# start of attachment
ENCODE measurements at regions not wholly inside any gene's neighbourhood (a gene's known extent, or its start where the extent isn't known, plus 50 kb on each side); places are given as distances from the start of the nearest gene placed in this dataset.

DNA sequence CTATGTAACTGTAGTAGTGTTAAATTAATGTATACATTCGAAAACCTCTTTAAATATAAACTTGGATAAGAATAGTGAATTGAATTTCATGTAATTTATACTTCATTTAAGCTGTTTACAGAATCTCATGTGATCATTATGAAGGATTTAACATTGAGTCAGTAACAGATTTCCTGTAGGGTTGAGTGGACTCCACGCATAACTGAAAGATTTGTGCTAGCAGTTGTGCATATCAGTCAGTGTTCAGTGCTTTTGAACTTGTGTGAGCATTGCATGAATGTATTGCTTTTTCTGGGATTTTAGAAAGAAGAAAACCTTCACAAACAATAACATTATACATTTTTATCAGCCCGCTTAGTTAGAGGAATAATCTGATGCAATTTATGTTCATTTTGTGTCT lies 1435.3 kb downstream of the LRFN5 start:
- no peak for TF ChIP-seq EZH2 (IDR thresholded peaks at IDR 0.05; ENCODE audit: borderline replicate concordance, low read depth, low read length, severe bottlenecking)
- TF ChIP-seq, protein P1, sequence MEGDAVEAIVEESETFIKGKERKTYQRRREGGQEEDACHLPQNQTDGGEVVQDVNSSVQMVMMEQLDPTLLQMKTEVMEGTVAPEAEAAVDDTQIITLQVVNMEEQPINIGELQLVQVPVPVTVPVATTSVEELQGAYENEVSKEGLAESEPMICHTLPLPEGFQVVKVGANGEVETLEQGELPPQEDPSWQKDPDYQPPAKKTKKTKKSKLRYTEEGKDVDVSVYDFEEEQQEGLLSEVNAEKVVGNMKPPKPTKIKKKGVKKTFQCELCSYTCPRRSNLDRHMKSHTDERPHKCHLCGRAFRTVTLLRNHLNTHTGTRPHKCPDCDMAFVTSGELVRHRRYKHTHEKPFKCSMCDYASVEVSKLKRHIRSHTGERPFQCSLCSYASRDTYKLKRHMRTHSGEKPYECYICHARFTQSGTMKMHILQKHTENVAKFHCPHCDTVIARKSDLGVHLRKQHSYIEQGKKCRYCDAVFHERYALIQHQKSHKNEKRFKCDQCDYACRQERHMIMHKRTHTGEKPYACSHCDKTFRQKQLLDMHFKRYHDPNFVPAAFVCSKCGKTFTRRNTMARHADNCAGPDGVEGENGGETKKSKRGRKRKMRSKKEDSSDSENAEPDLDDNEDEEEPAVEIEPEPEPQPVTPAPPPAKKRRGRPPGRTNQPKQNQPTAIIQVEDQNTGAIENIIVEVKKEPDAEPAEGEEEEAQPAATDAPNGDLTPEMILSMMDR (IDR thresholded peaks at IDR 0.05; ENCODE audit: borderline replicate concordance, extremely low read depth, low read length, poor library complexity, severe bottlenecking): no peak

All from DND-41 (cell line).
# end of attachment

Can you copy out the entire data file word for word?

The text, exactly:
ENCODE measurements at regions not wholly inside any gene's neighbourhood (a gene's known extent, or its start where the extent isn't known, plus 50 kb on each side); places are given as distances from the start of the nearest gene placed in this dataset.

DNA sequence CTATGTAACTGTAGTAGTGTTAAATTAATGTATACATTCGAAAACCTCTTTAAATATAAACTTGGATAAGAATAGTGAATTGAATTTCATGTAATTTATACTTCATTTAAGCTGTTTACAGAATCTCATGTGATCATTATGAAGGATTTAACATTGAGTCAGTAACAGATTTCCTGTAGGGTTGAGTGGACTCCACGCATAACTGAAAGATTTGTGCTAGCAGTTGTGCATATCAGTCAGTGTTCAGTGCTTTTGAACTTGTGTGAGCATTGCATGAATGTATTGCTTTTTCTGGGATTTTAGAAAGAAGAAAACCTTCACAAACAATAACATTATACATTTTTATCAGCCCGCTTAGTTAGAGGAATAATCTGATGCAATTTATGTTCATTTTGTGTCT lies 1435.3 kb downstream of the LRFN5 start:
- no peak for TF ChIP-seq EZH2 (IDR thresholded peaks at IDR 0.05; ENCODE audit: borderline replicate concordance, low read depth, low read length, severe bottlenecking)
- TF ChIP-seq, protein P1, sequence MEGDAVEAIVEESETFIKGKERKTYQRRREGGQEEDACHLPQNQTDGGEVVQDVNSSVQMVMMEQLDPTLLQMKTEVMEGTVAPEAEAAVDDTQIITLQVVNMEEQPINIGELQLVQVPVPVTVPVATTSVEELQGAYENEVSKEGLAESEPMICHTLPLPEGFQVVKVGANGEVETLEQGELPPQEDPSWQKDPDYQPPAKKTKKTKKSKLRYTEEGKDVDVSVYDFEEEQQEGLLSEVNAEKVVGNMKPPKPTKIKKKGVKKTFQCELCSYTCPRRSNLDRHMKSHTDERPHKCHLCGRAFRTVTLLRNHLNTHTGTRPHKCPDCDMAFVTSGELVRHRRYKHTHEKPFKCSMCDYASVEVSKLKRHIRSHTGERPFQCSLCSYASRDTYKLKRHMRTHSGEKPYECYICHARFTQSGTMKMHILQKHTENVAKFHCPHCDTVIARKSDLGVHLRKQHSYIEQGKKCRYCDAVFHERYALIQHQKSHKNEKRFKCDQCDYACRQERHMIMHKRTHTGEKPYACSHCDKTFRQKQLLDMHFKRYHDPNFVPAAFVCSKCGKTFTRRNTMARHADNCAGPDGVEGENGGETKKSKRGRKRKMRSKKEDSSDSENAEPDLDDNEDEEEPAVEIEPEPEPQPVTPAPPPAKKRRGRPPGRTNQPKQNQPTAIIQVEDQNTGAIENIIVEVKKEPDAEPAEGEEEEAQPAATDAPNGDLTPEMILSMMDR (IDR thresholded peaks at IDR 0.05; ENCODE audit: borderline replicate concordance, extremely low read depth, low read length, poor library complexity, severe bottlenecking): no peak

All from DND-41 (cell line).